The opinion of the court was delivered by: Christopher C. Conner United States District Judge
Presently before the court is a petition for writ of habeas corpus pursuant to 28 U.S.C. § 2241, filed by petitioner Donald L. Moshier ("Moshier"), an inmate currently incarcerated at the Federal Correctional Institution at Schuylkill, in Minersville, Pennsylvania. (Doc. 1.) Moshier is challenging his federal sentence in the United States District Court for the Northern District of New York. For the reasons that follow, the petition will be dismissed for lack of jurisdiction.
In his petition, Moshier states that he and two co-defendants were indicted in the United States District Court for the Northern District of New York on seven (7) counts of narcotics conspiracy, see 21 U.S.C. § 846, possession with intent to distribute and distribution of methamphetamine, see 21 U.S.C. § 841(a)(1), and felon in possession of a firearm, see 18 U.S.C. § 922(g). (Doc. 1 at 11.) On September 13, 2001, a grand jury returned a superseding indictment charging only Moshier with narcotics conspiracy, two (2) counts of possession with intent to distribute methamphetamine, and a felon in possession of a firearm. (Id.)
Before trial, Moshier's co-defendants plead guilty and agreed to cooperate with authorities and to assist in the prosecution of Moshier. (Doc. 1 at 12.) Moshier asserts that, thereafter, one of his co-defendants received a sentence of forty-one (41) months imprisonment, and the other received a sentence of twenty-seven (27) months imprisonment. (Id.) Moshier states that he subsequently reached a plea agreement in which he pleaded guilty to the charges and, on April 26, 2002, he was sentenced to a term of imprisonment of one hundred and twenty (120) months. (Id.)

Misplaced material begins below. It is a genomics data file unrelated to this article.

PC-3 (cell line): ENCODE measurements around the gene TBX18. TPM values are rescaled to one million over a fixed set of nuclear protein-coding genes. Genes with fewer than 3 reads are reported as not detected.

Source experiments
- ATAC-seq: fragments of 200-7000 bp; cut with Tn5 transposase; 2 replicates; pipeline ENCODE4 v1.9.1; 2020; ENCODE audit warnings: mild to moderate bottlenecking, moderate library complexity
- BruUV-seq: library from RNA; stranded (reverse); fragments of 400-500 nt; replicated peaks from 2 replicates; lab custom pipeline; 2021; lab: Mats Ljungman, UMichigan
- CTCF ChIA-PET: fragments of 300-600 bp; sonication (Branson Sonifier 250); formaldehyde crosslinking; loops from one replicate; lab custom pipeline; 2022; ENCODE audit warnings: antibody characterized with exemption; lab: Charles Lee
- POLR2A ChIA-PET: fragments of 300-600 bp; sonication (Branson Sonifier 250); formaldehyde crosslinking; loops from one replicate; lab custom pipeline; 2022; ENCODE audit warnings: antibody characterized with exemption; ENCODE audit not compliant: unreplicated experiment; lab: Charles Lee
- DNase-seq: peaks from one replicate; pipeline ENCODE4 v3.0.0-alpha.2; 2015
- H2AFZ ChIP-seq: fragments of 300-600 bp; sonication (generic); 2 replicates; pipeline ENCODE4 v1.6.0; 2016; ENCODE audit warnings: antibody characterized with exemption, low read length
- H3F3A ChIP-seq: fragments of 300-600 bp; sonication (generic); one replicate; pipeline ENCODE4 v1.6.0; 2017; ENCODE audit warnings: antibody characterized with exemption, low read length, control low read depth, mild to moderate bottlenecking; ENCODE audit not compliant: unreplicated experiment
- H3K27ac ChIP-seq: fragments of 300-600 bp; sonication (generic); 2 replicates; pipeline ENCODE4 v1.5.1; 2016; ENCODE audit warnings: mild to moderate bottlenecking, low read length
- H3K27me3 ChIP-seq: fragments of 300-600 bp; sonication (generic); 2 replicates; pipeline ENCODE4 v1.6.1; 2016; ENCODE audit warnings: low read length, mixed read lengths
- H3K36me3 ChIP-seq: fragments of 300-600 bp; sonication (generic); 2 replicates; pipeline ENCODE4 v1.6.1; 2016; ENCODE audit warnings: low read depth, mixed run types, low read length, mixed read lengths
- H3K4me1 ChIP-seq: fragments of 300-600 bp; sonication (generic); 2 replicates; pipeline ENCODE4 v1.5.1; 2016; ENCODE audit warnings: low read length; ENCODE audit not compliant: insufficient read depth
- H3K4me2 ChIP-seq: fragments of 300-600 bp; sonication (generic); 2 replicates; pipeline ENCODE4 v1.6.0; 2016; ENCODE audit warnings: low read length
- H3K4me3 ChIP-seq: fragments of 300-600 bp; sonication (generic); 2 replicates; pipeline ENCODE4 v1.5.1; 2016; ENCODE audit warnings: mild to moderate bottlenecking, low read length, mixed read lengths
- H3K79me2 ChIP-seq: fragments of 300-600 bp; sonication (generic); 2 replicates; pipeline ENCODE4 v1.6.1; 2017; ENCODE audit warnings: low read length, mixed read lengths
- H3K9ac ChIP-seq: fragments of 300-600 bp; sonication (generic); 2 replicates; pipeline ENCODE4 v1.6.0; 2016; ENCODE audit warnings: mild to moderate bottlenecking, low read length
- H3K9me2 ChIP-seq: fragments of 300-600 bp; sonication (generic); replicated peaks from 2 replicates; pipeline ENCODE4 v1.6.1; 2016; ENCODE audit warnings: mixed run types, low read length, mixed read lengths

In the instant petition, Moshier states that he is not challenging the conviction itself, but he is challenging "the imposition of a greater sentence based upon the same or related course of conduct, that was on going in a single criminal trial and nucleus of acommon [sic] scheme, plan and goal of all three conspirators." (Id. at 19.) As relief, he seeks a reduction of his sentence to a sixty (60) month term of imprisonment, followed by two (2) years of supervision upon release. (Id.)
Moshier filed the instant petition for writ of habeas corpus pursuant to 28 U.S.C. § 2241 on October 5, 2006. (Doc. 1.) On October 17, 2006, an order to show cause was issued, directing respondent to reply to Moshier's petition. (Doc. 5.) The matter is now ripe for disposition.
"[T]he usual avenue for federal prisoners seeking to challenge the legality of their confinement" is a § 2255 motion. In re Dorsainvil, 119 F.3d 245, 249 (3d Cir. 1997). A challenge to the validity of a conviction or to a sentence must be brought in such a motion. See United States v. Miller, 197 F.3d 644, 648 n.2 (3d Cir. 1999); Snead v. Warden, F.C.I. Allenwood, 110 F. Supp 2d 350, 352 (M.D. Pa. 2000). The motion is filed in the district court where the defendant was convicted and sentenced. See 28 U.S.C. § 2255 ¶ 5 (the motion must be filed in "the court which sentenced him").